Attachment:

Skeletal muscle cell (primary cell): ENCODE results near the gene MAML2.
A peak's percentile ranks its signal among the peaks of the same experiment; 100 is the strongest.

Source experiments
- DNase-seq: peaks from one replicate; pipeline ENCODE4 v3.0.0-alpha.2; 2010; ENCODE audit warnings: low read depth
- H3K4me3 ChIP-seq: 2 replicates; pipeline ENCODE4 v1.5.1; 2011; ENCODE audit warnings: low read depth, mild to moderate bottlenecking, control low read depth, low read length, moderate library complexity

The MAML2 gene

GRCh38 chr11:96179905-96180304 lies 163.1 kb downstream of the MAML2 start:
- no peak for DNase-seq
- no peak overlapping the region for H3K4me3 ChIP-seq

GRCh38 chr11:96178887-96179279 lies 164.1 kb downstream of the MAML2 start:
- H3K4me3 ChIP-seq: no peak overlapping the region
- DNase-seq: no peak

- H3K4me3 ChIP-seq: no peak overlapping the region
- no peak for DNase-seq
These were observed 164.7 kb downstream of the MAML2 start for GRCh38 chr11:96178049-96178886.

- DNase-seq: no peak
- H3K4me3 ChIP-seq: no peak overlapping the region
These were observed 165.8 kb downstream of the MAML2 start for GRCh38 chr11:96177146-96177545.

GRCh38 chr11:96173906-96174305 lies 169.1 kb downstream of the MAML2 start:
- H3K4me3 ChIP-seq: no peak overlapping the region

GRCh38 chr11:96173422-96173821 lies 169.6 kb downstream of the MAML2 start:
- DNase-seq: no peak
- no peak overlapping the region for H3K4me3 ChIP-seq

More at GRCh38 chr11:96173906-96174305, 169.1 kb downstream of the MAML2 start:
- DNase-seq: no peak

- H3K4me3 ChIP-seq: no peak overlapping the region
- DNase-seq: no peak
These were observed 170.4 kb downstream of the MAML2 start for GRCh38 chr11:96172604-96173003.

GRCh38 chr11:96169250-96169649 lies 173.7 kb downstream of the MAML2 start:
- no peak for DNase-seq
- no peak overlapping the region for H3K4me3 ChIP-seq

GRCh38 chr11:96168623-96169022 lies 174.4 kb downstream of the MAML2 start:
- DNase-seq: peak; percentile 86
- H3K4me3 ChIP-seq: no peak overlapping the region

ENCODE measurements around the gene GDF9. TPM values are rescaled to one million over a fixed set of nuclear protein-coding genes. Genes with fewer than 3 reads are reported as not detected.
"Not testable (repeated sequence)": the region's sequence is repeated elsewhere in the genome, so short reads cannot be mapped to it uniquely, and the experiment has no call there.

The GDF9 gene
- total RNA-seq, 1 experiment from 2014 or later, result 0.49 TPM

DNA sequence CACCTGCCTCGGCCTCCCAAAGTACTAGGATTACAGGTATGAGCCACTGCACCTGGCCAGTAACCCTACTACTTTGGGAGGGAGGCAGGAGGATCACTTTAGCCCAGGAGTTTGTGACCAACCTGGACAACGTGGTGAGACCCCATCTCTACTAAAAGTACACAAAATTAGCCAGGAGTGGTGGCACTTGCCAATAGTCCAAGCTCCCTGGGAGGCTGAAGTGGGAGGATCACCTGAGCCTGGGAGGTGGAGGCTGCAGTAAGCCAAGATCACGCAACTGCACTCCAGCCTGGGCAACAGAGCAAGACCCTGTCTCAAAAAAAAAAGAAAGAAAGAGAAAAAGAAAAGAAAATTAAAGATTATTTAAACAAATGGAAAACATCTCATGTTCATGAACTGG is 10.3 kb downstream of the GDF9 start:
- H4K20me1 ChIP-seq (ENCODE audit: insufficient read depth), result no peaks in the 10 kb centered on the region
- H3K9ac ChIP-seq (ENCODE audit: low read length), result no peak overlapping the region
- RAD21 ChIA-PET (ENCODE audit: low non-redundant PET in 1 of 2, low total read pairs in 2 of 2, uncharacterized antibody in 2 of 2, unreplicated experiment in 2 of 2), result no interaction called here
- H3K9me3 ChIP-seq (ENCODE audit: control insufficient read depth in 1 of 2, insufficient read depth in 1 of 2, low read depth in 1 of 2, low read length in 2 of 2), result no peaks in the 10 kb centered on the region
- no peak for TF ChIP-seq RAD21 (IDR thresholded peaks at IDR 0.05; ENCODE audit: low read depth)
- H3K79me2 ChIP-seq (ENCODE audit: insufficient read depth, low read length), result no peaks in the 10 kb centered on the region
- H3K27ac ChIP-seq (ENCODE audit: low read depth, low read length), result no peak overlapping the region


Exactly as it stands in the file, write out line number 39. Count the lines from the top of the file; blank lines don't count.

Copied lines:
DNA sequence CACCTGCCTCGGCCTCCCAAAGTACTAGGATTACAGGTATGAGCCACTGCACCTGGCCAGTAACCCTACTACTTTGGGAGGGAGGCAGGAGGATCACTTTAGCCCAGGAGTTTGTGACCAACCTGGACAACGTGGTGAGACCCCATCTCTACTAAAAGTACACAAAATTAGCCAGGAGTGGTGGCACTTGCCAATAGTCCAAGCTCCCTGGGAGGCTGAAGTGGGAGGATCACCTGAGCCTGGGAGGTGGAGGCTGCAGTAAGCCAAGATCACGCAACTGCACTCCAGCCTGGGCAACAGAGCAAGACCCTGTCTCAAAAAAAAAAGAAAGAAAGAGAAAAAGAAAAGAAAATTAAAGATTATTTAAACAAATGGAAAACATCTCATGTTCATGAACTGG is 10.3 kb downstream of the GDF9 start: